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Pontiac is bringing its outdoor indoors in an effort to make ads for the new Bonneville as intrusive as possible.

In the first phase of a $70 million-plus launch for the General Motors Corp. division's top-of-line sedan, Pontiac ads will saturate mass-transit centers in markets that represent 16% of Bonneville sales.


Sites include the World Trade Center and Port Authority in New York, the 30th Street Station in Philadelphia, and Union Station and CitiCorp Center in Chicago.

Pontiac estimates that advertising will be seen by 1.5 million people per day.

Stan Fields, exec VP-group account director at agency D'Arcy Masius Benton & Bowles, Troy, Mich., said the transit-center advertising will be "very intrusive," including rafter banners, kiosks, clocks, wallscapes, escalator walls, transit platforms and dioramas.

"It was a way for us to just dominate these areas," Mr. Fields said.

The "domination outdoor" campaign will be augmented by regular boards in nine top markets, representing 30% of Bonneville sales: Atlanta, Buffalo, Cincinnati, Cleveland, Grand Rapids, Los Angeles, Minneapolis, Pittsburgh and St. Louis.


The outdoor ads began appearing Oct. 1. Print ads break today in newsweeklies and auto-buff magazines, and three network TV spots will debut later in the month.

Executives wouldn't release total spending, but said the new effort will strongly outpace the $14.6 million Competitive Media Reporting data show the Pontiac/GMC division spent in 1998 on Bonneville.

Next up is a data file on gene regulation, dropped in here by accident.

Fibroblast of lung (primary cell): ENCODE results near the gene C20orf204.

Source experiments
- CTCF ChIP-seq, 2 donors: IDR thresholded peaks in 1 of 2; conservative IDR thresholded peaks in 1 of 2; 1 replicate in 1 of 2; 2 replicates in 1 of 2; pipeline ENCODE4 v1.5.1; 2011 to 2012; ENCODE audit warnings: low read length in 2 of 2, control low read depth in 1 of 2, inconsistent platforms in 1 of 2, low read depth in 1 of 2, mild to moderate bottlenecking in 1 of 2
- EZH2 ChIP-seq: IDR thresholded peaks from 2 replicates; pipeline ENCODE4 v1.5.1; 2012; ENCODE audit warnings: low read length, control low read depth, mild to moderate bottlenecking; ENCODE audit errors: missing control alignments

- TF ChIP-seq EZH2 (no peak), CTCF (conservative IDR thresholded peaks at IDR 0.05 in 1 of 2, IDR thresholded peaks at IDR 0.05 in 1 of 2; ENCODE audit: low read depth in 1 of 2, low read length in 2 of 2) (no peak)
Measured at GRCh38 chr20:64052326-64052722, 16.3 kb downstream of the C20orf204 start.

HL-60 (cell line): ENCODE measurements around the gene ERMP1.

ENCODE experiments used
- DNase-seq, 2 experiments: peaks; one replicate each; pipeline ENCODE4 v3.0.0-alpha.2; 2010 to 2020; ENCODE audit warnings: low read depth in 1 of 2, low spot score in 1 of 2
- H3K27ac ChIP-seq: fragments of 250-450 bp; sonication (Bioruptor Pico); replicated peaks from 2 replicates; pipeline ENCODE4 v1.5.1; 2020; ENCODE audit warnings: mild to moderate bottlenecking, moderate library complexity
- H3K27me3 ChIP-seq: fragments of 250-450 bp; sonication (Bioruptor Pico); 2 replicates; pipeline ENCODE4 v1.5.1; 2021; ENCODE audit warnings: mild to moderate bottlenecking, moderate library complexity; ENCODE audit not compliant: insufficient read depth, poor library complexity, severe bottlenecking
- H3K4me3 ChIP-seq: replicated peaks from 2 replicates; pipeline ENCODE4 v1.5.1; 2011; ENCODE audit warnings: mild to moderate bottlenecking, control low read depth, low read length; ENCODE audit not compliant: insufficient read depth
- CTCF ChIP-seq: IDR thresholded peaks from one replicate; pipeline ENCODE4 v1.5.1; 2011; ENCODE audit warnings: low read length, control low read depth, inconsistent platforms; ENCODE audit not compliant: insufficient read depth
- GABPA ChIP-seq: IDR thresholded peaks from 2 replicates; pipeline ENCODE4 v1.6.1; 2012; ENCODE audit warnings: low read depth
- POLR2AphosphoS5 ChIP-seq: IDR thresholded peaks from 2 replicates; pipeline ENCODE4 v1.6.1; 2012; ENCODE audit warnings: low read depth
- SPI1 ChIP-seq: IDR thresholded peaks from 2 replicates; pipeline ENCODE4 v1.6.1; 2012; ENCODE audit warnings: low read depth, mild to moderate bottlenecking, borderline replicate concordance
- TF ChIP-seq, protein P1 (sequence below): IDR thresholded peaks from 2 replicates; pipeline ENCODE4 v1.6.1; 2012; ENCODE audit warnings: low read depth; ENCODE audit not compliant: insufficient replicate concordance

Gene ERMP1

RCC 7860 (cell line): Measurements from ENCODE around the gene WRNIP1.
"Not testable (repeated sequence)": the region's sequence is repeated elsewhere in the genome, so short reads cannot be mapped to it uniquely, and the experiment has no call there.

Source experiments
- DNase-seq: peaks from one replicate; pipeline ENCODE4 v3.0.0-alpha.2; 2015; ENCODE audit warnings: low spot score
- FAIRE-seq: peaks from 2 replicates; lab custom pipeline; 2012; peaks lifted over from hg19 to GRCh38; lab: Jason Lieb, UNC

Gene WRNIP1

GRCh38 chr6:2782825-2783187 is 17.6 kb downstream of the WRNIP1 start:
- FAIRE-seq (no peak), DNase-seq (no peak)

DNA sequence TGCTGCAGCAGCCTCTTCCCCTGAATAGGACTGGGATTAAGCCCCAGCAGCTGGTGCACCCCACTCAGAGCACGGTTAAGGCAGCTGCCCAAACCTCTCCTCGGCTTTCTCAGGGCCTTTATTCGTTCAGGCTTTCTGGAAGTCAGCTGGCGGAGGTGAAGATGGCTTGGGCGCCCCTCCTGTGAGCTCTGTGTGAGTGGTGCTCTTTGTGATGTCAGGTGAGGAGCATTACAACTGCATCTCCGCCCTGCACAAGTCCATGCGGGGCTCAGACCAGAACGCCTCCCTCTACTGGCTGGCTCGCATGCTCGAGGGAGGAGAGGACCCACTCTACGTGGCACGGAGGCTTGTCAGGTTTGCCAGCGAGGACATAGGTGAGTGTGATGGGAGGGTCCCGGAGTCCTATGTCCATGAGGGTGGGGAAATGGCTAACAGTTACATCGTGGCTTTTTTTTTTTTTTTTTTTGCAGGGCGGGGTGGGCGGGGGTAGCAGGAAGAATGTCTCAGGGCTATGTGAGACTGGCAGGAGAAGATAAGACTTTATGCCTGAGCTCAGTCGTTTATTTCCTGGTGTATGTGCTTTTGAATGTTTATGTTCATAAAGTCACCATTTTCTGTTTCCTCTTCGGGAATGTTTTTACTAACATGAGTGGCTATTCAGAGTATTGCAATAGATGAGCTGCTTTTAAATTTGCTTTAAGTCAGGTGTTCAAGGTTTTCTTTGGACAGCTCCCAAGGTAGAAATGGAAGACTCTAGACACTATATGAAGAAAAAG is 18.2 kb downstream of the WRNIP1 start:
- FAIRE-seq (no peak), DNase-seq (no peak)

"We will spend significantly more than what we've spent the last three years combined," said Mary Boland, Bonneville brand manager. "We're launching a new car, and we're going to put the right resources behind it."

Pontiac spent $30.9 million on Bonneville in measured media in '97 and $27.4 million in 1996, for a three-year total of $72.9 million, according to CMR.


Creative continues the "Luxury with attitude" tagline Bonneville has used since the 1997 model year.

"That was really established with the new car in mind -- we knew we had a new car coming," Ms. Boland said. "We've established it out in the marketplace. There's some recognition out there."

One TV spot will pan across a line of British palace guards to a vivacious young woman in a red dress, said Mr. Fields.

One billboard shows a formal black tie next to a studded leather collar and the phrase "Anything but hoity-toity."

"Providing that contrast to traditional luxury has allowed us to stand out in a way that appeals to people who don't want to have anything to do with traditional luxury," Mr. Fields said.

Bonneville is targeted at college-educated 45- to 55-year-olds with household incomes of $70,000-plus, Ms. Boland said. Most buyers are married and about 60% are men.

Bonneville sales through August were 33,842, down 11.1% compared with 1998, according to Automotive News.

Ms. Boland said the decline is in part due to the phasing out of production for the former Bonneville. Pontiac's goal is to sell 80,000 Bonnevilles in 2000, she

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